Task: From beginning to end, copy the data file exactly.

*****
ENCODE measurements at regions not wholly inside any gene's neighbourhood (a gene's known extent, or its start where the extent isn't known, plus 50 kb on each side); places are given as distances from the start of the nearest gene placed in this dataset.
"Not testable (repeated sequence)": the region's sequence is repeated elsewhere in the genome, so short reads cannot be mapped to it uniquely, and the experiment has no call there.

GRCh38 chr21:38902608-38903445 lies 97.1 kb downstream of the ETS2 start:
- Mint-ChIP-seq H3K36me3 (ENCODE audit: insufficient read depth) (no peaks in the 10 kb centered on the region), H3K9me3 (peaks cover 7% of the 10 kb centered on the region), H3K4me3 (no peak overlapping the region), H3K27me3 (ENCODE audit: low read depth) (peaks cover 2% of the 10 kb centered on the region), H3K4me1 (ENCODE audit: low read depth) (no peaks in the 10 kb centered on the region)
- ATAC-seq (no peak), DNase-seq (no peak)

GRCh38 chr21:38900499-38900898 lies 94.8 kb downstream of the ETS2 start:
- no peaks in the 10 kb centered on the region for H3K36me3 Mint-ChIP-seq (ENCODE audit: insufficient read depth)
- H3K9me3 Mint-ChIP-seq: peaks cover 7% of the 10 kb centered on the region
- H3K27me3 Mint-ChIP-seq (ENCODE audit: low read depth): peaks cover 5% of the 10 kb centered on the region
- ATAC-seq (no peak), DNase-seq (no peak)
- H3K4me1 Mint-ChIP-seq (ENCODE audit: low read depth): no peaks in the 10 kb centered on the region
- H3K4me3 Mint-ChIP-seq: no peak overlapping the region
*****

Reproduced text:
ENCODE measurements at regions not wholly inside any gene's neighbourhood (a gene's known extent, or its start where the extent isn't known, plus 50 kb on each side); places are given as distances from the start of the nearest gene placed in this dataset.
"Not testable (repeated sequence)": the region's sequence is repeated elsewhere in the genome, so short reads cannot be mapped to it uniquely, and the experiment has no call there.

GRCh38 chr21:38902608-38903445 lies 97.1 kb downstream of the ETS2 start:
- Mint-ChIP-seq H3K36me3 (ENCODE audit: insufficient read depth) (no peaks in the 10 kb centered on the region), H3K9me3 (peaks cover 7% of the 10 kb centered on the region), H3K4me3 (no peak overlapping the region), H3K27me3 (ENCODE audit: low read depth) (peaks cover 2% of the 10 kb centered on the region), H3K4me1 (ENCODE audit: low read depth) (no peaks in the 10 kb centered on the region)
- ATAC-seq (no peak), DNase-seq (no peak)

GRCh38 chr21:38900499-38900898 lies 94.8 kb downstream of the ETS2 start:
- no peaks in the 10 kb centered on the region for H3K36me3 Mint-ChIP-seq (ENCODE audit: insufficient read depth)
- H3K9me3 Mint-ChIP-seq: peaks cover 7% of the 10 kb centered on the region
- H3K27me3 Mint-ChIP-seq (ENCODE audit: low read depth): peaks cover 5% of the 10 kb centered on the region
- ATAC-seq (no peak), DNase-seq (no peak)
- H3K4me1 Mint-ChIP-seq (ENCODE audit: low read depth): no peaks in the 10 kb centered on the region
- H3K4me3 Mint-ChIP-seq: no peak overlapping the region